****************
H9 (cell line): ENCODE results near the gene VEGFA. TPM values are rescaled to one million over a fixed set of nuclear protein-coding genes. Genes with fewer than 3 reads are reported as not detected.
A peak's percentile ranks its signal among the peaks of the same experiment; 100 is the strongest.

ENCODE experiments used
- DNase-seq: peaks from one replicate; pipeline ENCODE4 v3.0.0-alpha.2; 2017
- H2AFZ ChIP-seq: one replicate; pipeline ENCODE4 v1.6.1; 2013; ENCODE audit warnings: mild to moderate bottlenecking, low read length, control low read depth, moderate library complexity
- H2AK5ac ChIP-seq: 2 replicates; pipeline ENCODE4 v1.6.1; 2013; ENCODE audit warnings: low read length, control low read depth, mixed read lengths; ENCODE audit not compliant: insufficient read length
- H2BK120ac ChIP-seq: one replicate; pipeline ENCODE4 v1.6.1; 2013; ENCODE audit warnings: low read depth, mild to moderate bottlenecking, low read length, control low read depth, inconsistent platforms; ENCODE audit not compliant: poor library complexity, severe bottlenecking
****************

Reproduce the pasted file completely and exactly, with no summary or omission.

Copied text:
H9 (cell line): ENCODE results near the gene VEGFA. TPM values are rescaled to one million over a fixed set of nuclear protein-coding genes. Genes with fewer than 3 reads are reported as not detected.
A peak's percentile ranks its signal among the peaks of the same experiment; 100 is the strongest.

ENCODE experiments used
- DNase-seq: peaks from one replicate; pipeline ENCODE4 v3.0.0-alpha.2; 2017
- H2AFZ ChIP-seq: one replicate; pipeline ENCODE4 v1.6.1; 2013; ENCODE audit warnings: mild to moderate bottlenecking, low read length, control low read depth, moderate library complexity
- H2AK5ac ChIP-seq: 2 replicates; pipeline ENCODE4 v1.6.1; 2013; ENCODE audit warnings: low read length, control low read depth, mixed read lengths; ENCODE audit not compliant: insufficient read length
- H2BK120ac ChIP-seq: one replicate; pipeline ENCODE4 v1.6.1; 2013; ENCODE audit warnings: low read depth, mild to moderate bottlenecking, low read length, control low read depth, inconsistent platforms; ENCODE audit not compliant: poor library complexity, severe bottlenecking